Your cat avoids the litter box. She may cry or strain while in it. Her stool is small and hard. These are all signs of constipation, which can move into bigger issues if left untreated. But some easy changes might just save you a trip to the veterinarian.
Change your cat's dry food immediately to one with a high fiber content. While cats are meat-eaters and typically need a higher protein content, those with frequent or chronic constipation require more plant-based material. Fiber does not break down in the digestive system; it is designed to push things through the body. Increasing kitty's fiber intake should induce more frequent bowel movements.
Comb your cat's fur every day to remove loose strands if she is constantly coughing up hairballs. Just as these can exit the mouth, they can build up in her system and cause constipation. A daily combing can limit how much fur she is ingesting.
Mix up to 1 tablespoon of olive oil into some wet cat food, two to three times per week, and feed it to your cat. As the taste may bother her, start with a smaller amount and work up. Olive oil is a natural lubricant with no side effects, and can also help her expel stool with less straining and pain.
Take your cat off of dry food completely, if even the higher fiber content does not seem to work. Canned cat food is not packed with fiber; however, it has fewer carbs and a much higher moisture content, providing additional fluids to assist in elimination.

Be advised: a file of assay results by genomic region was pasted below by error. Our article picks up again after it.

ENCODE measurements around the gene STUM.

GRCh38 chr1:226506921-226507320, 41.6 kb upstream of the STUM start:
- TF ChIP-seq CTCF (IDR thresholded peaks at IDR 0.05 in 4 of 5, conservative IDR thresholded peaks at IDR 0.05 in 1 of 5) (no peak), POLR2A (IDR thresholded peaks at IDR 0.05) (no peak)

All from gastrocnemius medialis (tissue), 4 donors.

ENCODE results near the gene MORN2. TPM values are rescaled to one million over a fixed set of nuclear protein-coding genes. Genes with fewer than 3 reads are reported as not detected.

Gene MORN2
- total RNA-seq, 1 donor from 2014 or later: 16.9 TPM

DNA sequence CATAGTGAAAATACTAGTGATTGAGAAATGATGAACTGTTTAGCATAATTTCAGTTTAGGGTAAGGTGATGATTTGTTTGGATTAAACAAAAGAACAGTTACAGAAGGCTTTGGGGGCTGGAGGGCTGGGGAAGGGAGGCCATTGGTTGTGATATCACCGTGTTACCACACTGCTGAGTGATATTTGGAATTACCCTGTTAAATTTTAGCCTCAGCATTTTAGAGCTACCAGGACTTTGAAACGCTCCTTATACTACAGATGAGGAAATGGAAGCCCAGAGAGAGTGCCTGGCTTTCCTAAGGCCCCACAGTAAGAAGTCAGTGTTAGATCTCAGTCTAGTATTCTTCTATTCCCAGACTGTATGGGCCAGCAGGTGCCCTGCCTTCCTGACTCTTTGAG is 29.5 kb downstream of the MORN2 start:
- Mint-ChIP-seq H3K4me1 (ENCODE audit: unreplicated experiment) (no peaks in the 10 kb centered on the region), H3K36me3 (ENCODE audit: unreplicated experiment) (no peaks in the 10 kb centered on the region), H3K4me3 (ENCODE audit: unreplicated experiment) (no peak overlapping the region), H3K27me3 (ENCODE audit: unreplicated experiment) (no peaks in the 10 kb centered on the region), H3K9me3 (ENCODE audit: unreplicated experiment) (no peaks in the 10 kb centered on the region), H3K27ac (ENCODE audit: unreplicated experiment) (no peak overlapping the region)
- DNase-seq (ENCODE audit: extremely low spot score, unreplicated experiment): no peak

Add a tablespoon of canned pumpkin to your cat's food each day, if she will eat it. The high fiber content in this vegetable assists in pushing food through her body.
Give your kitty 1 teaspoon of powdered psyllium or rice bran mixed in wet cat food. Psyllium is powdered seed from the plaintain. It absorbs water as it passes through the body and produces soft stools that are easily passed. Rice bran is left over after rice is processed. A powdered version of the outer rice covering is not only high in fiber, but a healthy alternative to laxatives as it is full of antioxidants.
Always check with your veterinarian before changing your pet’s diet, medication, or physical activity routines. This information is not a substitute for a vet’s opinion.
- Your vet may recommend laxatives if your cat's constipation remains chronic but there are no underlying health issues.
- If your cat is not responding to natural treatments or you suspect that there is a bigger health issue, get her to a vet as soon as possible. Chronic constipation can be a sign of more serious health problems that only a vet can rule out.
Lori Lapierre holds a Bachelor of Arts and Science in public relations/communications. For 17 years, she worked for a Fortune 500 company before purchasing a business and starting a family. She is a regular freelancer for "Living Light News," an award-winning national publication. Her past writing experience includes school news reporting, church drama, in-house business articles and a self-published mystery, "Duty Free Murder."